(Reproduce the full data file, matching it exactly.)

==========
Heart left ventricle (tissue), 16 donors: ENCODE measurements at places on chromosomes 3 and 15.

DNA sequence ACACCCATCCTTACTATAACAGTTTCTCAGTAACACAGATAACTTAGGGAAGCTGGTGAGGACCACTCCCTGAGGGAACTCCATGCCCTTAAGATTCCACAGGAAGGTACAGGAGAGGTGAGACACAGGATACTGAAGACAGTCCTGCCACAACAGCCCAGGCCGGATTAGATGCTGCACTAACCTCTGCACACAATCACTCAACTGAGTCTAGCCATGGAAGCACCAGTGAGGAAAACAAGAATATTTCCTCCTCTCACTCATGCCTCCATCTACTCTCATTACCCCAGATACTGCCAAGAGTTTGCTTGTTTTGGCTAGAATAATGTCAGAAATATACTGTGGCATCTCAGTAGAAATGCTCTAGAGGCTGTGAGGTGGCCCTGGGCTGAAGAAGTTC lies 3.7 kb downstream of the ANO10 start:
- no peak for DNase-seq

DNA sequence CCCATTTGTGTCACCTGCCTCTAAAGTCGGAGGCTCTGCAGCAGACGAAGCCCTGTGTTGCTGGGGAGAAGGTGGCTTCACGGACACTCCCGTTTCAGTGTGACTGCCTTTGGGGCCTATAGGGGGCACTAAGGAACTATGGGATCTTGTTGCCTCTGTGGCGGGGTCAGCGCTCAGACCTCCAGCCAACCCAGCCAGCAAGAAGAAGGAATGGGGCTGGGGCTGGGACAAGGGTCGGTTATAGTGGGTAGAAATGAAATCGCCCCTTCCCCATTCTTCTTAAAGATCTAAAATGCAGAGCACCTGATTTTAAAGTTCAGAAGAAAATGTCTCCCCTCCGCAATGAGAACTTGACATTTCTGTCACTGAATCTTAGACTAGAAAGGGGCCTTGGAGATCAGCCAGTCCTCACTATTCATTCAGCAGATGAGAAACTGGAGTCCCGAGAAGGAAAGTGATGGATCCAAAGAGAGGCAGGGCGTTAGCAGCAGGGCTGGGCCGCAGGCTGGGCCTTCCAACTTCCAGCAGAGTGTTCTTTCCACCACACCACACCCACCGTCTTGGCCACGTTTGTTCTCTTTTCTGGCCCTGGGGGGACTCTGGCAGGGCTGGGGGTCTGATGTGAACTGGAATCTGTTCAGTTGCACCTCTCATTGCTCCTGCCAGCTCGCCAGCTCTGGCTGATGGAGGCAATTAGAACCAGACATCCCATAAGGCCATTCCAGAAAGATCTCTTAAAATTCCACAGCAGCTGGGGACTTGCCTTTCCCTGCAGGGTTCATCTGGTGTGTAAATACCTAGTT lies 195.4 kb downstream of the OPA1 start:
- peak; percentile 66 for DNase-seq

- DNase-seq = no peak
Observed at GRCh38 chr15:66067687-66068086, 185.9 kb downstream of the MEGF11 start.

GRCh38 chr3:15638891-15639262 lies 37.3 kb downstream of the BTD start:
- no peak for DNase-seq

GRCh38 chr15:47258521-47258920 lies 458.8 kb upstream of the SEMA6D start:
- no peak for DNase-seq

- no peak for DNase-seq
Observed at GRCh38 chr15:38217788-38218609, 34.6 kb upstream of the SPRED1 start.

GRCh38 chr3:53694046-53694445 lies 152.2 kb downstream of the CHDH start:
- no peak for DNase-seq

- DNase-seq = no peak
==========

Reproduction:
Heart left ventricle (tissue), 16 donors: ENCODE measurements at places on chromosomes 3 and 15.

DNA sequence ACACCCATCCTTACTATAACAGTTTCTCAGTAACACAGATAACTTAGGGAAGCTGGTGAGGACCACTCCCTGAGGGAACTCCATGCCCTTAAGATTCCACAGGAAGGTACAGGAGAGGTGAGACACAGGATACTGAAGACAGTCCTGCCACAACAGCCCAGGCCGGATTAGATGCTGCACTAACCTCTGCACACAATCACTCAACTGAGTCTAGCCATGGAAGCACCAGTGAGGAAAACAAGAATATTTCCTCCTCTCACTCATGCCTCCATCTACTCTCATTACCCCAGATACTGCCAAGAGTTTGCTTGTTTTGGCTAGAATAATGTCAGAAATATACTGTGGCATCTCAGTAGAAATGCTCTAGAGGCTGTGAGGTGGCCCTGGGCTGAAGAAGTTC lies 3.7 kb downstream of the ANO10 start:
- no peak for DNase-seq

DNA sequence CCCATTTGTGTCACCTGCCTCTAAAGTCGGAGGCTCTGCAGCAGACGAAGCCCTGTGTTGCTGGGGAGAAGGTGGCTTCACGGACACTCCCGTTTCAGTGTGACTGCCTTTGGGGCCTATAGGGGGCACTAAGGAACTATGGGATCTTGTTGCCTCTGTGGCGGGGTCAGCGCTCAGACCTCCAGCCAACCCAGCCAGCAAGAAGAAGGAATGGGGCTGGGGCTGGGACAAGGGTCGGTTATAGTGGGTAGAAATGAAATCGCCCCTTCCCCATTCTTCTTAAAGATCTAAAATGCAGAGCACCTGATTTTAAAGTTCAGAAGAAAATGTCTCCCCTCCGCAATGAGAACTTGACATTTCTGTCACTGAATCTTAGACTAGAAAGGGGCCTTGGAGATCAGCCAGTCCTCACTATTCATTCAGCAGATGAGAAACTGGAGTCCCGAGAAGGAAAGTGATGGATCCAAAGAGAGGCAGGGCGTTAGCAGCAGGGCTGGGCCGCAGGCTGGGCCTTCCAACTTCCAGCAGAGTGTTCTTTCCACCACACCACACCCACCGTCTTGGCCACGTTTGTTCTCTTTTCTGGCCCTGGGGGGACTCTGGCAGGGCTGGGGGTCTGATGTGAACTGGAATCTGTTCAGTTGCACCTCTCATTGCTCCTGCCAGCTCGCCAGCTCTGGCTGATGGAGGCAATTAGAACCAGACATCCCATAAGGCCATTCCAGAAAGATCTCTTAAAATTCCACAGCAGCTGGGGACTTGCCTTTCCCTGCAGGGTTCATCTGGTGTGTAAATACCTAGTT lies 195.4 kb downstream of the OPA1 start:
- peak; percentile 66 for DNase-seq

- DNase-seq = no peak
Observed at GRCh38 chr15:66067687-66068086, 185.9 kb downstream of the MEGF11 start.

GRCh38 chr3:15638891-15639262 lies 37.3 kb downstream of the BTD start:
- no peak for DNase-seq

GRCh38 chr15:47258521-47258920 lies 458.8 kb upstream of the SEMA6D start:
- no peak for DNase-seq

- no peak for DNase-seq
Observed at GRCh38 chr15:38217788-38218609, 34.6 kb upstream of the SPRED1 start.

GRCh38 chr3:53694046-53694445 lies 152.2 kb downstream of the CHDH start:
- no peak for DNase-seq

- DNase-seq = no peak